The boarding up of a statue of Winston Churchill this week reminded me of an episode of The Simpsons, where clever Lisa is given an assignment to write an essay on Jebediah Springfield, founder of the town of Springfield. The town’s 200th anniversary is only a week away, and all the school children must write about Jebediah. Most children trot out the usual story, but conscientious Lisa goes to the town museum to get extra information. There she meets kindly curator Hollis Hurlburt who shows her the museum’s precious Jebediah exhibits. These include “his fife on which he sounded the sweet note of freedom”, and also his chamber pot. While Hollis is off checking his microwaved jonny cakes, Lisa has a go at playing a tune on the fife, but all she succeeds in doing is blowing out a rolled up sheet of paper, on which Jebediah had written his secret confession:
“Firstly, I did not tame the legendary buffalo. It was already tame. I merely shot it. Secondly, I have not always been known as Jebediah Springfield. Until 1796 I was Hans Sprungfeld, murderous pirate, and the half wits of this town shall never learn the truth! Ha ha ha ha ha!”
History might have the avuncular image of Hollis Hurlbut, but it is a fraught subject. Countries have their national myths, which aren’t the same as history. Problematic statues are only the start of it.
Springfield’s town procession is a bit like a coronation for the UK. Lots of people turn out, children wave flags, and there is a sense of togetherness and celebration. But certain elements of the British coronation ceremony would have made Hans Sprungfeld proud, and would have given Lisa much to worry about. For example, consider the coronation chair, the centre-point of the proceedings, where a monarch sits to be crowned. If you look carefully you will see a big hunk of stone beneath the chair. This is called, rather ostentatiously, The Stone of Destiny. The Stone is actually the great symbol of Scotland. It was taken from Scotland in 1296 when fearsome English king Edward I invaded Scotland, massacring Berwick’s entire population in the process. Edward understood the symbolism of national identity, and taking the Stone of Destiny back to London with him, he made sure that all English monarchs to come would be sitting on Scotland from the moment they were crowned.
Edward dealt out similar treatment to Wales. In 1282 Edward set about subduing Wales and bringing it under English control. He demolished Wales’s equivalent of Westminster Abbey, the monastery at Aberconwy, and built Conwy Castle on top of it. He then gave the title of Prince of Wales to his son and heir, just to remind Wales who was really in charge. I can imagine Lisa Simpson getting up at the investiture ceremony of a modern Prince of Wales at Caernarvon Castle, and telling people all about it.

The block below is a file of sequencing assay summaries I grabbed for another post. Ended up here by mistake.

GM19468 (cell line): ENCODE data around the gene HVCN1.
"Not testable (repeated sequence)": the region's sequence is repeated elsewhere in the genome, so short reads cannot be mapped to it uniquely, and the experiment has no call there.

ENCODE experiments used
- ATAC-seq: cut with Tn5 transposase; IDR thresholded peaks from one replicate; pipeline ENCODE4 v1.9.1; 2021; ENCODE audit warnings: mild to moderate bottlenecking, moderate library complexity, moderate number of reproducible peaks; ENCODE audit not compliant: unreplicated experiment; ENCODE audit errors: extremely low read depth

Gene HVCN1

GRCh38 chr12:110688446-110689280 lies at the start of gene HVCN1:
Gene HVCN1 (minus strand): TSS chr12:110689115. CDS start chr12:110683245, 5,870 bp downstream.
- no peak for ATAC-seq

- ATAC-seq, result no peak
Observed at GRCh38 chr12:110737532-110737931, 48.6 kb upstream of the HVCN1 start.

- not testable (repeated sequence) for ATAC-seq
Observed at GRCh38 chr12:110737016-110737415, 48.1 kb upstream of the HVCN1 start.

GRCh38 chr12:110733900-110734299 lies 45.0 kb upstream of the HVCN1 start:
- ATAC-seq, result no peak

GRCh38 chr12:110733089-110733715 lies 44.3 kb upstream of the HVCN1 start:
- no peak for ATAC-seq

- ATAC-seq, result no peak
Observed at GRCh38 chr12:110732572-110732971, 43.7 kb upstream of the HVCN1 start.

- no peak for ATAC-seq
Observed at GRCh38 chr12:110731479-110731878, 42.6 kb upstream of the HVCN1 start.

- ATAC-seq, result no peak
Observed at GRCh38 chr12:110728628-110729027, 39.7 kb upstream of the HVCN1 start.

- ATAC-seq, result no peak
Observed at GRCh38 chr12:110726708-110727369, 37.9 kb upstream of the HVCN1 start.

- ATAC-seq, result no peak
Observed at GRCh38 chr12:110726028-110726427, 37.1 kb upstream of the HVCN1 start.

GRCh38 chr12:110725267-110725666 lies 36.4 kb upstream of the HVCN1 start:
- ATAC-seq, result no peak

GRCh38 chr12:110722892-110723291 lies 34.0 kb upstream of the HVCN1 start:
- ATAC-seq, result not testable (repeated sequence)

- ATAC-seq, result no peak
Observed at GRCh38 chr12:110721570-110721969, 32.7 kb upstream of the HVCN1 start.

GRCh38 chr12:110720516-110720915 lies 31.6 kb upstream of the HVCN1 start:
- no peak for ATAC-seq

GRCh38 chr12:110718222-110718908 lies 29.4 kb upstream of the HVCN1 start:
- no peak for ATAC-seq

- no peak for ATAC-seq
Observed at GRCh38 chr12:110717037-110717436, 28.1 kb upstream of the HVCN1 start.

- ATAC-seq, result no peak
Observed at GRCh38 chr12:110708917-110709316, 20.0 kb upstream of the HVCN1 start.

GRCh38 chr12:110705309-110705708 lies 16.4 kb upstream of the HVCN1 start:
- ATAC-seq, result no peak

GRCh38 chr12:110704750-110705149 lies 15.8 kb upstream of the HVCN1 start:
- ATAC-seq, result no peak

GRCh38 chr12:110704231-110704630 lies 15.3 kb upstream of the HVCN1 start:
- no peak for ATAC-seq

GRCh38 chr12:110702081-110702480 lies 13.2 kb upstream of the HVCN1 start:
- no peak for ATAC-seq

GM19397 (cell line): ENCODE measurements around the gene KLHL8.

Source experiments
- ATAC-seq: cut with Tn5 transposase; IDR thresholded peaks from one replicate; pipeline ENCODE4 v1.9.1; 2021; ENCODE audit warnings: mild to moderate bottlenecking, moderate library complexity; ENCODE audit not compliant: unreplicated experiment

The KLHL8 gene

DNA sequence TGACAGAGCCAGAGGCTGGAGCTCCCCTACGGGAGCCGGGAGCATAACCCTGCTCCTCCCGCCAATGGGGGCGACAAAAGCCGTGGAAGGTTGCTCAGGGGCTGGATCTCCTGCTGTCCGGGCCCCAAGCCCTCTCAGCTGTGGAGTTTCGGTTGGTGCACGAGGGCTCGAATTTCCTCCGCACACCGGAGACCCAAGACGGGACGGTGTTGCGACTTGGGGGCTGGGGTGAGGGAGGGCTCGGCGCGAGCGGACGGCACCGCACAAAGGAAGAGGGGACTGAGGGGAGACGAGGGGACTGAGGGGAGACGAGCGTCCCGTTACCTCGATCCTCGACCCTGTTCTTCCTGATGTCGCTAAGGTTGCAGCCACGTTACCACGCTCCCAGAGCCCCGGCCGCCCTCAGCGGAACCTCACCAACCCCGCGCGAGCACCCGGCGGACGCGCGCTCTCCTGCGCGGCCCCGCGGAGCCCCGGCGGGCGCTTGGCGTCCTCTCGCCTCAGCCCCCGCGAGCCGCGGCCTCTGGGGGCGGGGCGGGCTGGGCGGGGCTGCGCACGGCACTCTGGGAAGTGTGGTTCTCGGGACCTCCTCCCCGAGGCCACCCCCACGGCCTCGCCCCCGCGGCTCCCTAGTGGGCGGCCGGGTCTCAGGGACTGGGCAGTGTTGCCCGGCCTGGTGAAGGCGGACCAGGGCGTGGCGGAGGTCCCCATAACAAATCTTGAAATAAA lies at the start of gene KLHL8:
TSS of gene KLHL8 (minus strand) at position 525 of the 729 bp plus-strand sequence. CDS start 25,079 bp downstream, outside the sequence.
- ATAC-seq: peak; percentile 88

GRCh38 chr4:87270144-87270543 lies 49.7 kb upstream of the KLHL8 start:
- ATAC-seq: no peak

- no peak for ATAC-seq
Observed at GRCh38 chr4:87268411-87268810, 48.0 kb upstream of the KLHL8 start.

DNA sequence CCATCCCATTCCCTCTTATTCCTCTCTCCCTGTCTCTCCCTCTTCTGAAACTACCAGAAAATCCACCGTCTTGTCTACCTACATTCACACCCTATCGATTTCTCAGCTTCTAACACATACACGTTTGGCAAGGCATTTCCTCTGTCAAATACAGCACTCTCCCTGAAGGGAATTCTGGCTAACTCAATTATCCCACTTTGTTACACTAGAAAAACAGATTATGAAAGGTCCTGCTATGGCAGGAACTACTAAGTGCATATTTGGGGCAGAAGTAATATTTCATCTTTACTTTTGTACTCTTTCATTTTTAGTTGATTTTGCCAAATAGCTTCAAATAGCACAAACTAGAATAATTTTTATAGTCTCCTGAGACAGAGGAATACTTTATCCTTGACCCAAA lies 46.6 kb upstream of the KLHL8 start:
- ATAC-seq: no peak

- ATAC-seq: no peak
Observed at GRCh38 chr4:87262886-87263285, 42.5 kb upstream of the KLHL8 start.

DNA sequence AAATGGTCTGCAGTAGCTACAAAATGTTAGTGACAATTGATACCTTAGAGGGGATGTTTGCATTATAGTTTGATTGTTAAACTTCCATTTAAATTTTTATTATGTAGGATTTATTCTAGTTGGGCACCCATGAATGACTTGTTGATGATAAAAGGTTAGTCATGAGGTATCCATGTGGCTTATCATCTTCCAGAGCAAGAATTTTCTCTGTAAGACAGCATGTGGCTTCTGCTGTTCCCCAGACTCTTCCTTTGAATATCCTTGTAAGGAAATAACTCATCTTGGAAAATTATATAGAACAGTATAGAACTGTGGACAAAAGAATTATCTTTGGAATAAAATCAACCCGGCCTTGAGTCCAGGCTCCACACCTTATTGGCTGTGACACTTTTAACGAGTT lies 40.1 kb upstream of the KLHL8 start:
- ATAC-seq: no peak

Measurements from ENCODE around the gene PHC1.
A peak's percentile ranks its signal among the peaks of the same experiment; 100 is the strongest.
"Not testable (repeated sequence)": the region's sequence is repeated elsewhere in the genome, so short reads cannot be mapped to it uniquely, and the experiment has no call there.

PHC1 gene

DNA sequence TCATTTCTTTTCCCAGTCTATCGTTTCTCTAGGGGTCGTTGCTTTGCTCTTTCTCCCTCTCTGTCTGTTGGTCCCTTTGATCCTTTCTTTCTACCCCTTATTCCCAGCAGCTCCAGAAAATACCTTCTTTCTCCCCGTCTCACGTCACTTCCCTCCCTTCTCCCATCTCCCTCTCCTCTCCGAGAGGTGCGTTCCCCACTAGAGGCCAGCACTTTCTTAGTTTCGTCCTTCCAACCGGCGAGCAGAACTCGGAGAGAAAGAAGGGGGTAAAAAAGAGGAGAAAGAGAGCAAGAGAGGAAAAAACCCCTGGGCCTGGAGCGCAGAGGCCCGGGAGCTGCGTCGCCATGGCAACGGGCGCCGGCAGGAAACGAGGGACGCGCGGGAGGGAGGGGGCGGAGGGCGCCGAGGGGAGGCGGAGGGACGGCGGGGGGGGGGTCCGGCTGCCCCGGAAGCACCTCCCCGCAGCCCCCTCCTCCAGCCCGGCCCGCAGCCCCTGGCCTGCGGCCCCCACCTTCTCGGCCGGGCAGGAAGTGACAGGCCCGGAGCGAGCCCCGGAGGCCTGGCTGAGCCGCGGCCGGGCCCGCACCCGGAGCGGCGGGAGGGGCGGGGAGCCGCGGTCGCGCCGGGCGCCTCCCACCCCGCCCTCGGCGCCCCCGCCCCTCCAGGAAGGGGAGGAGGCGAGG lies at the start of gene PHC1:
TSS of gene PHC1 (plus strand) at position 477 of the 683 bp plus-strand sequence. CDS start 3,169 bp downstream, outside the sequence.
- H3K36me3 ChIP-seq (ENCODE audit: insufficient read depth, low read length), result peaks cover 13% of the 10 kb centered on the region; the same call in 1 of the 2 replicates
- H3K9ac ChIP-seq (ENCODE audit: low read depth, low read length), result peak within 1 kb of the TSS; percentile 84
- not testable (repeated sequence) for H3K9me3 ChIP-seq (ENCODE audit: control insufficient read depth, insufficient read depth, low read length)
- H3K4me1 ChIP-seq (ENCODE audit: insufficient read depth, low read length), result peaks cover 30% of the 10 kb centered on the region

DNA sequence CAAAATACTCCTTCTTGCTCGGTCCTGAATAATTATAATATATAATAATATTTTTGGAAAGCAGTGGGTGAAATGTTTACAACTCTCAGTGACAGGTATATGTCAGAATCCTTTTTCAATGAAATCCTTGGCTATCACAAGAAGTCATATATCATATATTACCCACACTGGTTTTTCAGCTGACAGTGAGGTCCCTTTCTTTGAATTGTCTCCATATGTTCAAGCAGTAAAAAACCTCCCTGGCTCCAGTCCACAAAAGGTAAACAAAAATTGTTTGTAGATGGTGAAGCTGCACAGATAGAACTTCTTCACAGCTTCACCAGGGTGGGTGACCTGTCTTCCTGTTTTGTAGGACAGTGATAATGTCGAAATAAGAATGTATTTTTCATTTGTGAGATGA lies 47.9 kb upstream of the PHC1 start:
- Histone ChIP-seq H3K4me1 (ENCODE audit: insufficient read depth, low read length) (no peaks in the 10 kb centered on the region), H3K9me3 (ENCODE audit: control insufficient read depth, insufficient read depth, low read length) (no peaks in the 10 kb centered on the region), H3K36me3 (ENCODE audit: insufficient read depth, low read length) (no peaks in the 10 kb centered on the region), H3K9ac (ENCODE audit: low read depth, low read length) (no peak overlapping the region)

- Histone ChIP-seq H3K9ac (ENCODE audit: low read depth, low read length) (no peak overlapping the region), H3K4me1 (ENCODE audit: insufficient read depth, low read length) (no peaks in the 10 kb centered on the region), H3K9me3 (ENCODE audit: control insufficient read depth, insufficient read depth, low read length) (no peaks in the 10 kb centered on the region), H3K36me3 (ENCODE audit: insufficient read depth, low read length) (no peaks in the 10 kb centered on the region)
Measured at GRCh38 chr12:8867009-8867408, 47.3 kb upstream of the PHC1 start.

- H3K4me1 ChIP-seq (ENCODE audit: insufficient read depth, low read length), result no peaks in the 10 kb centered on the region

But then before we get too down on England, Lisa could also tell you that Wales and Scotland have silly national myths of their own. Wales may talk of struggles against England, but Wales, despite present day assemblies, has never really existed as a centralised country beyond its common language. And Scotland has created myths to make its history look more continuous than it really is. The Stone of Destiny is actually one of these myths. From the thirteenth century Scottish historians were claiming an impossibly early date for the Stone’s arrival in Scotland. The aim was to give Scotland a longer and more impressive history than it actually possessed (see The Invention of Scotland by Hugh Trevor Roper).
Sadly, the function of history is, and has always been, to support the political interests of the present. This is what people are referring to when they talk of “proud” history. The residents of Springfield are proud when they quote Jebediah Springfield, who is supposed to have said that “a noble spirit embiggens the smallest man”. But as Lisa discovered with her problematic researches, history is frequently not proud, and using history as a source of national pride or national unity is asking for trouble.
After Lisa gets an F for her essay, Jebediah Springfield Super Fraud, she forces Hollis to admit that he knew the truth of Jebediah all along. He confesses to removing offending evidence, and agrees to help Lisa stop the town procession. But when it comes to it Lisa cannot bring herself to ruin Springfield’s fun. She marches with everyone else in the celebration. Poor Lisa. What would you do? We face the same dilemma. But you can be sure of one thing – if you base your personal identity on Jebediah Springfield and the place he represents, then at some point Jebediah will turn out to be Hans Sprungfeld, and the place he symbolises will disappoint and become meaningless. It is better to base your identity on who you are, rather than on who you think somebody else is.